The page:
Tricks To Increase Interaction & Attention

Very often parents expect quick progress (usually for immediate word production) when they start attending speech therapy. The true fact which all parents has to realise is that there are a lot of pre-requisite early language skills that typically developing kids should master before they are able to comprehend and express language.

For instance, consider language development as a house. So we know that inorder to build a wall and a roof we need to have a solid foundation similarly for language development, Joint attention (Joint attention occurs when two people share an interest in the same activity or object. It is characterised by eye gaze or pointing as well as one’s ability to communicate interest to the other person by non- verbal means) is the most important foundational skill along with other prelinguistic skills such as pointing, gestures, turn taking and playing in most typically developing children before they are able to talk/ communicate. As we know that many kids who are diagnosed with ASD and ADHD may skip this step when developing language which causes hindrance to communicate in future.

If your kids have not developed these skills yet! Better try for it now for the sake of your child in order to communicate in any of the means hence resulting better quality of life for them.

Here, sharing you some interesting tricks how to develop and improve joint attention and interaction which are the foundational skills for communication.

Following are the variety of activities to work on these skills ay home:

1.Toyless Games

Have you ever heard the phrase “You are your child’s best toy”? It’s true! You are! So there are so many ways to work on attention and interacting with just #YOU# and may be few things you probably have.

An important thing you have follow is using an exaggerated facial expression, an excited intonation, and wait time with expectant look to see if your child will communicate- with a sound, word, sign or a picture! And if your child does not fill in that wait time, it’s ok! Model how you want the child to respond and give them another opportunity in an interesting way by repeating it. As Repetition is a key!

Some of the toyless games which you can try such as Pee-ka-boo, Airplane (Ready, set…Up,up,up or Wiiiiii), ready set spin (either in arms or office chair), lights or fan ON & OFF game, Box Boat (making child sit in the carboard box and move it with lot of excited expression like ‘Go’, ‘fast’ etc).


Imitation is a crucial part of learning as we learn to watch and copy people around us, which is a first step in social development. Have you ever knew the fact that normally our little ones imitate facial expressions, actions with or without objects (action imitations) and intonation patterns they hear before they imitate sounds and words.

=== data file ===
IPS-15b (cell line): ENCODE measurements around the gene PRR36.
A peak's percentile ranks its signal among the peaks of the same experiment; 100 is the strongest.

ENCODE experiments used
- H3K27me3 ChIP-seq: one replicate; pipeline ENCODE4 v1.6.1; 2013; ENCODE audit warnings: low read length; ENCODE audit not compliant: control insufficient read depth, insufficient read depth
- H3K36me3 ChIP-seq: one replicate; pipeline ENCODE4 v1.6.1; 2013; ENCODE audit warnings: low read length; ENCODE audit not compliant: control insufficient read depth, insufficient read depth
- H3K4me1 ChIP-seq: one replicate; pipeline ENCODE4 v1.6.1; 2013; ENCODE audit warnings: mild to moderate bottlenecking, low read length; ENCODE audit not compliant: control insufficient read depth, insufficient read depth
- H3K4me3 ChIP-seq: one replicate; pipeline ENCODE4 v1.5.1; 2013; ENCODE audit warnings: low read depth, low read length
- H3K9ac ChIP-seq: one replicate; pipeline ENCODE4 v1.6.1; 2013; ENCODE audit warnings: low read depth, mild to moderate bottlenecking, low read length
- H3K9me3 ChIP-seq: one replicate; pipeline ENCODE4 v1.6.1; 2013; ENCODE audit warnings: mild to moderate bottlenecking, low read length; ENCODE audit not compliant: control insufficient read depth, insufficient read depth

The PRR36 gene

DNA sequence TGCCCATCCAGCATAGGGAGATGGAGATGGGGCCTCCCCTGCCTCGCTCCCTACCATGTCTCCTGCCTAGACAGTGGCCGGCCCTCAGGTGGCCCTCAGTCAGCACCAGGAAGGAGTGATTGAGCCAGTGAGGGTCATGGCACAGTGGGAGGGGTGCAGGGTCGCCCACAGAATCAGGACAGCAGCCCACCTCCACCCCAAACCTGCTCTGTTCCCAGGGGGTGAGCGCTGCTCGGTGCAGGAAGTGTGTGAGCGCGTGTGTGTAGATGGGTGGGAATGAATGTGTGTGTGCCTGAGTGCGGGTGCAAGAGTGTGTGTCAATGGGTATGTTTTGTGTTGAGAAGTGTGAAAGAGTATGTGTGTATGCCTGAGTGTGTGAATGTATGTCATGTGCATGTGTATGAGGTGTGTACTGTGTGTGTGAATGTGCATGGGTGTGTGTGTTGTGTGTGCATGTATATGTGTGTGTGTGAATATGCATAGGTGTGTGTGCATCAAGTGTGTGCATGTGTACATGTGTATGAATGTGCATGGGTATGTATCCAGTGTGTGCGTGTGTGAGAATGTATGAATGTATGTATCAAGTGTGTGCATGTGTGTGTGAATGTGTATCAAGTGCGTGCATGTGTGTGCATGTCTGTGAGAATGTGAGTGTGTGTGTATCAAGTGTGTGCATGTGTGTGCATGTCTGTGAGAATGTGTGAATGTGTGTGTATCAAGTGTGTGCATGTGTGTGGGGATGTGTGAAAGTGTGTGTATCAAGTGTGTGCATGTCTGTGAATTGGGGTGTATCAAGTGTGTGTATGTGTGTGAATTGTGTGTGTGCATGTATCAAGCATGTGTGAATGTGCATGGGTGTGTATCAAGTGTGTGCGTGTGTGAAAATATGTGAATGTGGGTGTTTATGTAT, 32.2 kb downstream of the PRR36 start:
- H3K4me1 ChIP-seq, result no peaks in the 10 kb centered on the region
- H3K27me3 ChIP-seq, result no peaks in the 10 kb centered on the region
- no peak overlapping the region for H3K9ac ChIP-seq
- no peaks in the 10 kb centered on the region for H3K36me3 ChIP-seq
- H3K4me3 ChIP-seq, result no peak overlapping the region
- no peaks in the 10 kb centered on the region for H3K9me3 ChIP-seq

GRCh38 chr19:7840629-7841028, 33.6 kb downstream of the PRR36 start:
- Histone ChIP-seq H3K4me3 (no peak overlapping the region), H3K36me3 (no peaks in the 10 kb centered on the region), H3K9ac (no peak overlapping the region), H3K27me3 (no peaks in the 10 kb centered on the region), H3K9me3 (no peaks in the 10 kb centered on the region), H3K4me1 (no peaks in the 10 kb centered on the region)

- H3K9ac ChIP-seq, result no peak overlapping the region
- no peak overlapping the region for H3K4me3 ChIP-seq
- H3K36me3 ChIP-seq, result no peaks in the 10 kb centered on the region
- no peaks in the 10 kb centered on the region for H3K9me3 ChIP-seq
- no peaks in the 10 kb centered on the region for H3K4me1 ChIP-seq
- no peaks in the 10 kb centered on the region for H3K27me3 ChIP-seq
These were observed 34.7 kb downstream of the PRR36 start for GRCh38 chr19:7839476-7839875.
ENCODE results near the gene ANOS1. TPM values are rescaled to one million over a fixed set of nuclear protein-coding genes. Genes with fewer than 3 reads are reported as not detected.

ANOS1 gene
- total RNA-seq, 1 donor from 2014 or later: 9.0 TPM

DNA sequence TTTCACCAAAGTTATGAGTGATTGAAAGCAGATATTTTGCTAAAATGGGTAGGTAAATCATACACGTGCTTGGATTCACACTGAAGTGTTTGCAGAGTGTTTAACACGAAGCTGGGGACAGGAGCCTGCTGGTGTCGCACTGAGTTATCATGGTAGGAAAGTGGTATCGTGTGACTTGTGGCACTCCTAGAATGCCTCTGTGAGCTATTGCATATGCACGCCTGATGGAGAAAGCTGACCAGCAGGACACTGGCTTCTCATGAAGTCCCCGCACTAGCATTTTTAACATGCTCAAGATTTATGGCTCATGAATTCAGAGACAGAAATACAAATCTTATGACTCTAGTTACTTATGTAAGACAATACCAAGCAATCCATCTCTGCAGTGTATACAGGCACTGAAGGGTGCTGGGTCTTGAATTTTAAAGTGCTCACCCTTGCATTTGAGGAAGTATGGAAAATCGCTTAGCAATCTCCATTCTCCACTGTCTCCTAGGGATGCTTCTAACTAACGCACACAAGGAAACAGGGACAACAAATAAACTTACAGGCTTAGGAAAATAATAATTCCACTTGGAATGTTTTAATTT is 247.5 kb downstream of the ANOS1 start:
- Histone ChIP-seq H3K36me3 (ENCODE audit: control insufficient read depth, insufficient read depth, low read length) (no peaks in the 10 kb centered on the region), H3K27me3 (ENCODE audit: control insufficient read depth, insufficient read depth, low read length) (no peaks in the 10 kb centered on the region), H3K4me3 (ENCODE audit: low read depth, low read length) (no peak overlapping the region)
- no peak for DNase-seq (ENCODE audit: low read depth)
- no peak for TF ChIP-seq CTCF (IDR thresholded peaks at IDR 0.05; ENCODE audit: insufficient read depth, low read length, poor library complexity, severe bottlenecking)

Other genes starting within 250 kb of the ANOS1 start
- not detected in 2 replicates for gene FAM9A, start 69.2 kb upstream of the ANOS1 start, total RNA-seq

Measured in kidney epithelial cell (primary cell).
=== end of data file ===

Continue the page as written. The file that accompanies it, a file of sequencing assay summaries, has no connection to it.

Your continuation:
Therefore, motor imitations come before verbal or sound imitation.

Tips to encourage motor imitation are as follows:

  • Throw a ball at the wall and watch it bounce it back. Give the ball to the child.
  • Grab a spoon and bang the table.
  • Point and ‘tap tap’ on the picture.
  • Sing rhymes with actions
  • Play knock-knock on the door

Tips to encourage Sound imitations: 

  • Pair gestures with play sounds (clapping while modelling “Yay”!)
  • Say “bye-bye” to any toys while cleaning up.
  • Exaggerate vowels in any sound or word.
  • Say ‘boo’ when the ball bangs.


Singing rhymes or songs to children and using music is so beneficial for language development. The rhythm and the repetitive patterns within a song help little brains to motivate them to learn and memorize words in a fun manner.

Try these tips while using music with your little ones:

  • Pressing pause or stopping while you sing, giving a child an expectant look in order to fill in the blank with a word or at least a sound
  • Use song with motor movements as motor imitations come before verbal imitation.
  • Play songs or sing at a different speed.
  • Make your own songs based on your daily routine with kids. For example; Sid is walking wa wa walking etc.

4. Movement Play

Movement games facilitate opportunities to engage kids by working on functional core words such as GO, STOP, GIVE, NO, action words follow directions and more. Since most of our little kids are very active, motor driven and constantly move about, we can make our kids involved in movement games such as sliding, swinging, bouncing up and down on an exercise ball, jumping on a trampoline, running games, riding cycle, a tunnel and bowling

5. Cause/Effect

At first, the child needs to understand that their actions have a reaction before they can make a functional request to get what they want. Once the child learns the cause and effect of language and the power of their words, a little light bulb goes off with requesting.

Cause/ Effect toys which can be used to play with kids such as Light up toys, noise makers, pop-up toys, ball poppers and spin toys.

Don’t worry if you don’t have cause effect toys at home. Other ways through which you can do is,

-Showing your child, the water turning off and on while modelling ON/OFF.

-Ring the doorbell etc

6. Bubbles

Bubbles are an excellent way to get your child to interact and motivate to communicate! So just don’t blow them and say nothing, while blowing bubbles you can try:

  • Elicit the a /B/ or a /P/ sound for “Pop!”
  • pointing with “ Pop Pop”
  • Give an empty wand to provide an opportunity for help.
  • Modelling “more” with a sign before blowing
  • count “1,2,3 ….”…wait…then model “go”.
  • modelling “uh oh” as the bubbles disappear.

While interacting with kids using these tricks, kids will be distracted and that is ok. They ignore us sometimes. So, we have to look for the majority of responses rather than expecting anything to be 100%.

Therefore, do not fail to target these skills as it is a foundation for language development in the early stages of development.